Human Rights Campaign

The Human Rights Campaign is the largest civil rights organization dedicated to lesbian, gay, bisexual and transgender equality.

The Human Rights Campaign is the largest civil rights organization dedicated to lesbian, gay, bisexual and transgender equality. Since 1980, HRC has been working for equal rights for LGBT Americans with the help of more than one million members and supporters and more than 10 million website visitors a year.

Note: This article also appeared in the Blue State Digital blog on September 26, 2011.

In late 2010, Blue State Digital was tasked with redesigning hrc.org, the online home for the organization. With more than 16,000 individual pieces of content, an enormous number of micro-sites, energetic but sprawling local content, and five years since a redesign, the site was ready for an update.

With an amazingly collaborative process, we were able to reorganize and consolidate the content down to just over 8,000 pages, redesign the look and feel, create templates and design standards for micro-sites, and set up a flexible publishing system, all with the goal of creating and maintaining a consistent online presence for HRC.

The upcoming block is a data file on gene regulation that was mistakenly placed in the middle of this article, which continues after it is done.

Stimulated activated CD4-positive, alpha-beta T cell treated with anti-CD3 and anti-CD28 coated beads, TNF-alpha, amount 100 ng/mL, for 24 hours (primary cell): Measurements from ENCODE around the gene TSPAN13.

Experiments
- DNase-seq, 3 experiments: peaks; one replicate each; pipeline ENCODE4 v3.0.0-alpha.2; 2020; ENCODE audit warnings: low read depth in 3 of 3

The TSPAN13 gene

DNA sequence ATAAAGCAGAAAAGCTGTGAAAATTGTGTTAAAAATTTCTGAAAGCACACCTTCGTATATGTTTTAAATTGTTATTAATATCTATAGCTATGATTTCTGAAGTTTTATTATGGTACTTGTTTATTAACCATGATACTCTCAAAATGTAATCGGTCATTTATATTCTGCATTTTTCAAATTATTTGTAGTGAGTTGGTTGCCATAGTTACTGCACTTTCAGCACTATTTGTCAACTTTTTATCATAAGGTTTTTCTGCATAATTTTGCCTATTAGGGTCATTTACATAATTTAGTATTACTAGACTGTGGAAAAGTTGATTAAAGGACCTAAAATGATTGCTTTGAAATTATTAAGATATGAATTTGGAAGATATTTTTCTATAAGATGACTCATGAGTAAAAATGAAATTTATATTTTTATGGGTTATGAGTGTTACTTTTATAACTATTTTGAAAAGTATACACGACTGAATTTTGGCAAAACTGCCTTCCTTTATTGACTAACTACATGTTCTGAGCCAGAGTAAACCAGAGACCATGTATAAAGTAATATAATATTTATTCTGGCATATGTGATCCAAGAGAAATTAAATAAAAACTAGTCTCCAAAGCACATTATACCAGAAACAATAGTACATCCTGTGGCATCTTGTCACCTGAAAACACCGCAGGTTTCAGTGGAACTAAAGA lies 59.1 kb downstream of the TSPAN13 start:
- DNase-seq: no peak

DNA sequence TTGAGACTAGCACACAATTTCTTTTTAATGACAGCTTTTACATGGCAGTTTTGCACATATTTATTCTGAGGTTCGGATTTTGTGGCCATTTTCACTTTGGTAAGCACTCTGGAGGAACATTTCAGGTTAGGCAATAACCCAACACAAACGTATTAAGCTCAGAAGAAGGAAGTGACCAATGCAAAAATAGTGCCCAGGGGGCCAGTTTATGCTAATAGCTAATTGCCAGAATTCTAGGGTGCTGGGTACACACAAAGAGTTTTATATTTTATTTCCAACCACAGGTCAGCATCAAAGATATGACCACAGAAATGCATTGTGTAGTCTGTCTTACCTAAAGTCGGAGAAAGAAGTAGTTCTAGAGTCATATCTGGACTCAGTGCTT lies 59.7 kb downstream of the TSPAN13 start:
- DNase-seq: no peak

How do you design a site for an organization with one of the most recognizable logos in the world? By not messing with a good thing. By taking visual cues from the already iconic identity and the HRC building in Washington D.C., we were able to design a homepage that at first glance, gives a concise first impression of what HRC is working towards, both as an organization and a campaign. If you look closely, the geometry of the homepage grid is inspired by the logo itself.

The homepage pulls in content from key areas of the site, showing off the different issues that HRC works on. We included a full-width feature section to have an emotional impact with the use of large, striking imagery. The news section shows the dynamic work of HRC with up to the moment updates.

To navigate all of this and the rest of the site, we created a visual system and hierarchy that allows users to easily explore the site. With more than 8,000 pieces of content, it’s important to be clear where the user currently is and guide them through to other, related content.

As exciting as it is to see this site go live, I think we are all much more excited to see the site being used to organize and engage people.